Punks hate hippies…

Don't mess with it...

…so I got a real kick when Rick Schwier invoked Abbie Hoffman in his edupunk post. Which reminded me of this riff from Steal This Book:

Too many college radicals are two-timing punks. The only reason you should be in college is to destroy it. If there is stuff that you want to learn though, there is a way to get a college education absolutely free. Simply send away for the schedule of courses at the college of your choice. Make up the schedule you want and audit the classes. In smaller classes this might be a problem, but even then, if the teacher is worth anything at all, he’ll let you stay. In large classes, no one will ever object. [My emphasis, with apologies for the sexist hippie language.]

I’ll get back to the ‘destroying college’ part in a moment. But it seems all too easy and all too relevant to ponder what Hoffman suggests about auditing classes for free and consider how online environments change the equation. If you are an educator, are you really prepared to withhold learning from someone just because they can’t pay for it, or because they haven’t been approved by some admissions process? And does the fact that you can share what you do without any extra effort whatsoever (‘in large classes, no one will ever object’) mean anything to you?

I admit to a sense of wonder mixed with unease watching a provocative and inspiring series of posts on edupunk from Jim Groom (starting here) exploding through our corner of the blogosphere. Speaking for myself, I’m a middle-aged family man with a fantastic job at a university, and higher education is something I want to play a small part in strengthening and reinvigorating, not in destroying. If I were to explicitly adopt the label I’d feel a bit like one of those ‘two-timing punks’ that Hoffman derides. (That’s not meant to criticize others who feel differently, many of them are among my favorite people anywhere.)

But reading the many posts, pro and con, that have so rapidly proliferated has me asking questions about how we practice this profession.

* Are you troubled by how power and money are manifested in society, not to mention our classrooms and our educational institutions? Do you feel like the human race can continue as it is?

* Do you think that learning is a basic human right function? Are practices that gratuitously withdraw learning into a circumscribed domain apart from the rest of the world inhumane and counter-productive?

* Are you committed to practices that place as much power in the hands of individuals as possible, while making sharing and collaboration as easy as possible? How much of what we presently license out are we already able to do ourselves?

I don’t have an acid test for how those questions must be answered. But if you are engaging those issues honestly and directly, then I want to party with you. And I don’t care if its EduPunk or EduStringQuartet that defines the aesthetic.

My characteristic discomfort with labels aside, the explosion of posts on edupunk demonstrates that people want to ask the kinds of question I raise above. People are asking themselves if they are resisting or reinforcing dangerous tendencies, discussing that honestly with their peers, and I’m very much heartened by that. Edupunk must die! Long live edupunk!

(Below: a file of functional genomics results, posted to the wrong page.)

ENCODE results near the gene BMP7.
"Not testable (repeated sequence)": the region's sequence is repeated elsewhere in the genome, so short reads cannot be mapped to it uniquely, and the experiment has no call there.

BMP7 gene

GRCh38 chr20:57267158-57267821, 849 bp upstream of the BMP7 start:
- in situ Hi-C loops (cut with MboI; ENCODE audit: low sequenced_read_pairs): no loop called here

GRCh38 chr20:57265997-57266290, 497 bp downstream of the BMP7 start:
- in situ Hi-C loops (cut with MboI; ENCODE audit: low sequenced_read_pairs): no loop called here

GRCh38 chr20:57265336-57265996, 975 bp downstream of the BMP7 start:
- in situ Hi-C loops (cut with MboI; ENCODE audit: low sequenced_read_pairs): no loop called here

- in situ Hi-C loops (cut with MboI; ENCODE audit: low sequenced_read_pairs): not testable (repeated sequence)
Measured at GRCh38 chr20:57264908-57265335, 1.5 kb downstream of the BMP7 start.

BONUS! This whole phenomenon has led someone to suggest that me and my friends are immature thugs with fascist (maybe even latent Nazi) leanings. I guess that makes us Brownhoodies. I’m reasonably sure this is the first time my work has been associated with Nazism, however indirectly. This from the same fellow who says we seek to ‘infantilize’ discussion via hyperbole. (Check out Stephen and Bill respond.)

As for “perpetual adolescence and self-indulgence”… where’s the party?

** Many thanks to Serena for her fine work messing with the image above!

6 thoughts on “Punks hate hippies…

  1. As someone who used to gatecrash philosophy and computer science courses while i was doing an electronics degree, I completely believe in “if the teacher is worth anything at all, he’ll let you stay.”

    And it’s one of the hugely problematic things I’m faced with as an educator (?!) in a distance learning organisation, where we don’t even let students have access to materials from the online courses they’ve taken (paid for) a month or two after they’ve finished them, let alone open them up to anyone who wants to wander by, even if they are registered on other courses we offer…

    Which is partly why I’ve started drafting materials for future courses /in public/ – such as on my Digital Worlds uncourse blog…

    After all, if the materials are only in draft form, haven’t been edited and checked, and aren’t paced by a published curriculum or course calendar, then I’m not really given our distance ed courses away, right? And if the uncourse blog is on a public web domain, then it’s reader beware and obviously not an officially sanctioned or released course?

    Maybe…

  2. Great post (as was your intense and awesome last one)…you’re right, the labels themselves may be wrong, but there is probably an ethos hidden in this (bad) label that could be a force for good over time.

    And I liked edujazz better, but EduStringQuartet could work.

  3. Now that’s fun, Brian! I’m sitting here in my office, paid for by tax dollars, ka-chunking up another day of salary, paid for by tax dollars, and reviewing applications to our program — a big part of which includes deciding who won’t have access to a lot of what we do. Owww!

    I guess I can take some small comfort in knowing that along with a lot of people, I’m trying to open up the system, making as much of it as I can free and accessible. But I guess there’s no denying that I’m part of the system that excludes others. And I love universities and higher education, all the while disliking their exclusivity. There’s the dichotomy.

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